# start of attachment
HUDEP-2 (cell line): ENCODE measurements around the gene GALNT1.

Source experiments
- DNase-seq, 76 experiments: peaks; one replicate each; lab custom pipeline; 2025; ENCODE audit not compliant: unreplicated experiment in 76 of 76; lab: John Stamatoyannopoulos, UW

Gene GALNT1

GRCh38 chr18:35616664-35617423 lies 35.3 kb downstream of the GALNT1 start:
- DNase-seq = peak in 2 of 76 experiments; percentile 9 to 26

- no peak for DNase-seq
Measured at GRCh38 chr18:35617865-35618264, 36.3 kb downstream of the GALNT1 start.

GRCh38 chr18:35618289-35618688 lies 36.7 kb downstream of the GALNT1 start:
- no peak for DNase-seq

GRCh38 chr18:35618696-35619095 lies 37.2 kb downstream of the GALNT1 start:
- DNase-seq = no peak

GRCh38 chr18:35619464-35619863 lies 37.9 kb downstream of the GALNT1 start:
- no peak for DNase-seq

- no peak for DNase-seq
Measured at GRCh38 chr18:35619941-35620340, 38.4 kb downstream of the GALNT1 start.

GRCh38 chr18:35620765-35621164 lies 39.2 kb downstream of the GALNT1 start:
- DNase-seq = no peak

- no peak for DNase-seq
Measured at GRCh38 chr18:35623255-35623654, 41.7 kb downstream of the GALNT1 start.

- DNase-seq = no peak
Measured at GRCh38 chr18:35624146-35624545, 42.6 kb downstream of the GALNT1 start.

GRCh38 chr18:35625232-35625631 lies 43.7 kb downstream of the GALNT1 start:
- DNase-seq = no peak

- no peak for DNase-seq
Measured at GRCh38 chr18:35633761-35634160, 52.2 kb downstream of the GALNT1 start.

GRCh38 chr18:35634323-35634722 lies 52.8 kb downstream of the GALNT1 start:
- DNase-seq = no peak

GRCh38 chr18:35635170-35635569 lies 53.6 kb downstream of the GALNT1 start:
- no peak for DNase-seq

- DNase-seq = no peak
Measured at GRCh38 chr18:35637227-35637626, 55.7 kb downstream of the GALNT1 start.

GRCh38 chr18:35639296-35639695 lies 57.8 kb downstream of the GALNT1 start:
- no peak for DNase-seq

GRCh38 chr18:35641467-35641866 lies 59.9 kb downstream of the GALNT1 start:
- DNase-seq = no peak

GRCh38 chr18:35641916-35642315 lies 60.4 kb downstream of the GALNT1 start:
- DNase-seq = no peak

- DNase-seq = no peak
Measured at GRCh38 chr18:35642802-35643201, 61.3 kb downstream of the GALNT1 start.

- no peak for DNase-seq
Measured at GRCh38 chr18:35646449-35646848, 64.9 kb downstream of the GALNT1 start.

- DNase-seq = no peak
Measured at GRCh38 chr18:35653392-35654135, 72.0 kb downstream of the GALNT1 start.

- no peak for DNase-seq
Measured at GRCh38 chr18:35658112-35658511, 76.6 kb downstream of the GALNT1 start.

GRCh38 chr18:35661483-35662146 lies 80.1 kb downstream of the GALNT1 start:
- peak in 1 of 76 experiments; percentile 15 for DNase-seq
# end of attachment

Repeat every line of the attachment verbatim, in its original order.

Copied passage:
HUDEP-2 (cell line): ENCODE measurements around the gene GALNT1.

Source experiments
- DNase-seq, 76 experiments: peaks; one replicate each; lab custom pipeline; 2025; ENCODE audit not compliant: unreplicated experiment in 76 of 76; lab: John Stamatoyannopoulos, UW

Gene GALNT1

GRCh38 chr18:35616664-35617423 lies 35.3 kb downstream of the GALNT1 start:
- DNase-seq = peak in 2 of 76 experiments; percentile 9 to 26

- no peak for DNase-seq
Measured at GRCh38 chr18:35617865-35618264, 36.3 kb downstream of the GALNT1 start.

GRCh38 chr18:35618289-35618688 lies 36.7 kb downstream of the GALNT1 start:
- no peak for DNase-seq

GRCh38 chr18:35618696-35619095 lies 37.2 kb downstream of the GALNT1 start:
- DNase-seq = no peak

GRCh38 chr18:35619464-35619863 lies 37.9 kb downstream of the GALNT1 start:
- no peak for DNase-seq

- no peak for DNase-seq
Measured at GRCh38 chr18:35619941-35620340, 38.4 kb downstream of the GALNT1 start.

GRCh38 chr18:35620765-35621164 lies 39.2 kb downstream of the GALNT1 start:
- DNase-seq = no peak

- no peak for DNase-seq
Measured at GRCh38 chr18:35623255-35623654, 41.7 kb downstream of the GALNT1 start.

- DNase-seq = no peak
Measured at GRCh38 chr18:35624146-35624545, 42.6 kb downstream of the GALNT1 start.

GRCh38 chr18:35625232-35625631 lies 43.7 kb downstream of the GALNT1 start:
- DNase-seq = no peak

- no peak for DNase-seq
Measured at GRCh38 chr18:35633761-35634160, 52.2 kb downstream of the GALNT1 start.

GRCh38 chr18:35634323-35634722 lies 52.8 kb downstream of the GALNT1 start:
- DNase-seq = no peak

GRCh38 chr18:35635170-35635569 lies 53.6 kb downstream of the GALNT1 start:
- no peak for DNase-seq

- DNase-seq = no peak
Measured at GRCh38 chr18:35637227-35637626, 55.7 kb downstream of the GALNT1 start.

GRCh38 chr18:35639296-35639695 lies 57.8 kb downstream of the GALNT1 start:
- no peak for DNase-seq

GRCh38 chr18:35641467-35641866 lies 59.9 kb downstream of the GALNT1 start:
- DNase-seq = no peak

GRCh38 chr18:35641916-35642315 lies 60.4 kb downstream of the GALNT1 start:
- DNase-seq = no peak

- DNase-seq = no peak
Measured at GRCh38 chr18:35642802-35643201, 61.3 kb downstream of the GALNT1 start.

- no peak for DNase-seq
Measured at GRCh38 chr18:35646449-35646848, 64.9 kb downstream of the GALNT1 start.

- DNase-seq = no peak
Measured at GRCh38 chr18:35653392-35654135, 72.0 kb downstream of the GALNT1 start.

- no peak for DNase-seq
Measured at GRCh38 chr18:35658112-35658511, 76.6 kb downstream of the GALNT1 start.

GRCh38 chr18:35661483-35662146 lies 80.1 kb downstream of the GALNT1 start:
- peak in 1 of 76 experiments; percentile 15 for DNase-seq